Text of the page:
Date: Mon, 1 Jun 1998 15:46:00 -1000 From: Patrick Rorie (email@example.com> Subject: The Hike Of All Hikes - Laie to Waimano - Day 3
Laie to Waimano - Day 3 - Reaching One's Limitations
At 5:30 a.m. I awoke to the sounds of Gene preparing breakfast, or more accurately, the dinner he would have eaten the night before if near exhaustion hadn't forced him to retire early. It had been another chilly night and atleast two passing showers pelted our tents. I emerged from my slumberjack bivy around 6 a.m. and the two of us exchanged greetings. Kipapa Ridge and the single Norfolk Island pine dotting the ridge line in the distance were visible to leeward as I consumed a couple of bagels and some cherrios. Between 6:30 and 8 a.m. Gene and I broke camp which included the purifying of water from the intermittent stream (a continuous faucet while we were there) ten feet away.
We began ascending the switchbacks toward the Kipapa Ridge summit at 8:11 a.m. and reached it thirty six minutes later beyond a lone tall loulu palm. The flat grassy overlook (elev. 2,785 ft and one of the best view spots on Oahu) was socked in with clouds and gusty trades pushed us around.
Undaunted and leaving the KST and Kipapa behind, the two of us headed south, bound for Waimano. The swath created in October of last year during the MOAH or Mother Of All Hikes (a two day trek up Kipapa, along the Ko'olau summit ridge and down Manana) by Peter Caldwell, Laredo Murray, Dayle Turner, Gene and I was still visible along the summit crest, much to my surprise and delight. It wasn't long until the ribbon I had tied periodically to trees during that ordeal began to appear. As a result, we made excellent progress following the ridge line most of the way with occasional leeward contour stretches arriving at the small ravine which was used as a campsite during the MOAH in only half an hour!
After a fifteen minute rest at the ravine during which Gene placed some moll skin on a blister which had developed on one of his feet, we pushed onward. At 9:48 a.m. the two of us climbed up a hill which had a flat grassy top and a short metal pipe sticking out of it (a better place to camp than the ravine). A side ridge was visible on the right coming up from leeward but I remembered the area and lead us down and to the left along the summit ridge. As the crest began to level off a long shallow ravine choked with an overabundance of vegetation (including strawberry guava) appeared on our right. The summit spine dipped again and Gene and I noticed a stream below (water source) on the leeward side surrounding a cone shaped pu'u at its base. My voice echoed whenever I shouted toward the gulch. A major climb came next followed by a descent and another climb.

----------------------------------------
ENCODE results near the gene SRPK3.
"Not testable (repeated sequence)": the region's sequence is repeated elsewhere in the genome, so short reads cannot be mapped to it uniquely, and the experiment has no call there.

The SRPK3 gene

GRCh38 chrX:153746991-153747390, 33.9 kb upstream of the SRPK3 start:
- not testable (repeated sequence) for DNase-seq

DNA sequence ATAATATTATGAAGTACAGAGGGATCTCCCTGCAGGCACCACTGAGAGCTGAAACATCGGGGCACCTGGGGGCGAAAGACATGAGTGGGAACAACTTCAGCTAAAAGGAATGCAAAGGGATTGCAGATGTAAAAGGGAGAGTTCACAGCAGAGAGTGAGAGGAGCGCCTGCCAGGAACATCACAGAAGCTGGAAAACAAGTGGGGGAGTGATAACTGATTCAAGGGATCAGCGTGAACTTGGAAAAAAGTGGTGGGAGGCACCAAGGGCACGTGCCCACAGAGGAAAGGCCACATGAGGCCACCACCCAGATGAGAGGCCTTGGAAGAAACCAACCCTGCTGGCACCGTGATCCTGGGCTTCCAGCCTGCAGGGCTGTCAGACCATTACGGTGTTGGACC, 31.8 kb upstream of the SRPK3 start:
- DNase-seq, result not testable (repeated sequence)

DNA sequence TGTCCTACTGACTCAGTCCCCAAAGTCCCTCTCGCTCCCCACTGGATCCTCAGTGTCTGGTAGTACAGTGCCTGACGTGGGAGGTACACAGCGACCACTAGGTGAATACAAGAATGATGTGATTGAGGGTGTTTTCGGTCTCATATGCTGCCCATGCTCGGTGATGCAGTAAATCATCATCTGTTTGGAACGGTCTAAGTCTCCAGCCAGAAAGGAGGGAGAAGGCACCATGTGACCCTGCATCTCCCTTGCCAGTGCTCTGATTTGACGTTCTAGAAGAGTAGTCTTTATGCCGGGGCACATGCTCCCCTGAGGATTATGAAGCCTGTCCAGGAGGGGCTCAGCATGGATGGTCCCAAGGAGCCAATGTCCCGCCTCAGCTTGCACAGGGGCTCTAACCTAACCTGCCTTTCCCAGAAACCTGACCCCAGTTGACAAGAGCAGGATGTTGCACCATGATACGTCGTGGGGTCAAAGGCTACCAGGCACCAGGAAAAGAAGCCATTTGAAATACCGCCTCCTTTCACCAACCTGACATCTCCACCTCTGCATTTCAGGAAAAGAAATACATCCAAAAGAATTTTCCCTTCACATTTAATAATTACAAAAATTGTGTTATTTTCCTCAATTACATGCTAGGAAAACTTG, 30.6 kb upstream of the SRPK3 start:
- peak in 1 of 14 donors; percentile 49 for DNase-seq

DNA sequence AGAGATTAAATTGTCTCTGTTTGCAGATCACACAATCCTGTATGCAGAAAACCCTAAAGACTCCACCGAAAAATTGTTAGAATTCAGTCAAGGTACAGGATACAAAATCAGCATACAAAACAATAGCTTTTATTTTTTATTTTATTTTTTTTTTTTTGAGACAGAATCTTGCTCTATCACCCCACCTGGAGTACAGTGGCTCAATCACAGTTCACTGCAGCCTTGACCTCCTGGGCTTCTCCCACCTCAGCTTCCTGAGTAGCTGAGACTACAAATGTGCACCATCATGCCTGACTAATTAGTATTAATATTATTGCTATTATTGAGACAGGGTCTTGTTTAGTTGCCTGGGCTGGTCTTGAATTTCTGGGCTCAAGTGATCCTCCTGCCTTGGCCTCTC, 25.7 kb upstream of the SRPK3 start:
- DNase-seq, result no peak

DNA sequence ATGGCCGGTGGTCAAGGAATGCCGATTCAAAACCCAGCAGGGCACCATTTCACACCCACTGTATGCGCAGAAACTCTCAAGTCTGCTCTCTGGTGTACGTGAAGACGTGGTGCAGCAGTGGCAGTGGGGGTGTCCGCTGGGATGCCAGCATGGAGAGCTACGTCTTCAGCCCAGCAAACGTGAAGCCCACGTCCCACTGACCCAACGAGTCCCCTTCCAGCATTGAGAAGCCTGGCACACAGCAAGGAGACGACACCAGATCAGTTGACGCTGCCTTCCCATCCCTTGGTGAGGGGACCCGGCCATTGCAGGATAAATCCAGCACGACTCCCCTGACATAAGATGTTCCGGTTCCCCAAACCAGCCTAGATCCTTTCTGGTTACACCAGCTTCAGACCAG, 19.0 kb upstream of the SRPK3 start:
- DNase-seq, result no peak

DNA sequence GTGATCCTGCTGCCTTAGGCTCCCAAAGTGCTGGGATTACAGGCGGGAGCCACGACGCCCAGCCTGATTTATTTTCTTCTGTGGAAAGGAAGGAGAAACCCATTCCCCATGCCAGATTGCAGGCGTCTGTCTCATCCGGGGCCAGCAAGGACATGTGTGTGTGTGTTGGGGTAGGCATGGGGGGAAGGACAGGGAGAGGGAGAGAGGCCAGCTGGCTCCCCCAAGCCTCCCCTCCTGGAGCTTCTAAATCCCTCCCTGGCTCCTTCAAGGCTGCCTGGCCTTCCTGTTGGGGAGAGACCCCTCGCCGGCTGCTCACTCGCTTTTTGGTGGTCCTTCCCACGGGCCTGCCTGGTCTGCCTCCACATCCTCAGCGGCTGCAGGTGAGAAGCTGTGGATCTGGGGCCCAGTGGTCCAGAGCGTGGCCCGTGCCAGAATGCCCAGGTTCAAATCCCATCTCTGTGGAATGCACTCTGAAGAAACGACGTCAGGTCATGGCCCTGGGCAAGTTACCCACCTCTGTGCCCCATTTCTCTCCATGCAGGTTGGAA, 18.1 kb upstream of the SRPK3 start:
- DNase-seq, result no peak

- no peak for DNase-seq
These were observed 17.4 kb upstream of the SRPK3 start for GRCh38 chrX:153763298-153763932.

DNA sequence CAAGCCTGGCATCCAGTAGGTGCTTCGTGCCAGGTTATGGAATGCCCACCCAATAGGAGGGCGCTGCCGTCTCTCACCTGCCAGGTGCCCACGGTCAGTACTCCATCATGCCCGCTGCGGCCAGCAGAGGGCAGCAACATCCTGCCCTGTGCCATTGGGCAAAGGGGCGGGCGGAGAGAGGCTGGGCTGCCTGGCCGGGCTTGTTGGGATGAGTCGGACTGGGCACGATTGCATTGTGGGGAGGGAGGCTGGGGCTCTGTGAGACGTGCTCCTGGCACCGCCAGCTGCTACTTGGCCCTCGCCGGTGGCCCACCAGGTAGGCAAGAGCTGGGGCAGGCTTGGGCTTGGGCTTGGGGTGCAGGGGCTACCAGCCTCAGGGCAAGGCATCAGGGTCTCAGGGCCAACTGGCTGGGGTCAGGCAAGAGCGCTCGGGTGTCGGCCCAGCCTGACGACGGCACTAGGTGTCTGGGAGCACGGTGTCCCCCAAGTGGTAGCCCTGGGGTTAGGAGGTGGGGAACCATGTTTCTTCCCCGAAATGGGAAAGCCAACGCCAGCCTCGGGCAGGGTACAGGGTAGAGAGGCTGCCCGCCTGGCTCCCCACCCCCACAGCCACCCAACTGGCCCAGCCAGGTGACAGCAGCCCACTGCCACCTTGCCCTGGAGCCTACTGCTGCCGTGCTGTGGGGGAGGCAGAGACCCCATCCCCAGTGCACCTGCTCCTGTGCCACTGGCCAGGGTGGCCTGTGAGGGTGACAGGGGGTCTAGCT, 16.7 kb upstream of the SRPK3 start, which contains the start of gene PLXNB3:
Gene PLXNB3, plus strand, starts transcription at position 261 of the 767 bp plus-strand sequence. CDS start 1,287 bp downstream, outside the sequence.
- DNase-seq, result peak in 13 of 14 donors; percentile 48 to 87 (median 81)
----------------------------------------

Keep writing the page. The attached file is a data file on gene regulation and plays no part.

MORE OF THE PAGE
Then we began to descend steadily toward the Waiawa Gap, "the lowpoint of the summit traverse at an elevation of 2,100~ feet"*. We dropped below the clouds during the altitude loss and beautiful (lush, undeveloped, pristine) Waiahole Valley appeared with its amphitheater affect. I spotted a large black wild boar just prior to dropping down into a pig haven complete with fresh rootings. On the way past it, Gene and I crawled through the "tunnel of love", a natural tunnel of vegetation (mostly tree limbs) formed by several trees growing together.
We got to the Waiawa Gap at 10:50 a.m. Gene took several pictures of the area and descended the leeward side to check on water availability (not that we needed any but for information sake). What he found was surprising - the stream was bone dry! It was at this point in the pilgrimage that Gene told me he would not be going beyond Waimano.
At 11:22 a.m. the two of us "saddled up" and commenced ascending out of the Waiawa Gap. After passing a stand of five tall loulu palms we departed the summit crest and cut across a small ravine. We then contoured along a very steep mossy hill switching back atleast twice until reaching a crack. Gene and I went up the crack and contoured to the right (we should have gone left). I climbed very steeply over a hump in the hill as Gene watched. Unfortunately, I weakened most of the footholds making it nearly impossible for Gene equipped with a heavy backpack to follow me. Using his ingenuity, Dr. Robinson dropped his pack, tied a rope to it, and gained my location using a different route. Together we pulled the pack up the side of the hump.
The two of us completed the ascent and a level stretch ensued. We took a break and called Dayle to give him an update. Gene terminated the conversation at 12:22 p.m. Next, a very steep climb was encountered which took fifteen minutes to complete and put us amongst the clouds once more. Another level segment allowed us to catch our breath. Just before the summit ridge "ended its southern tack and veered sharply to the east"* Gene and I left the summit crest and made our way to the base of a mossy hill ascending steeply straight over it.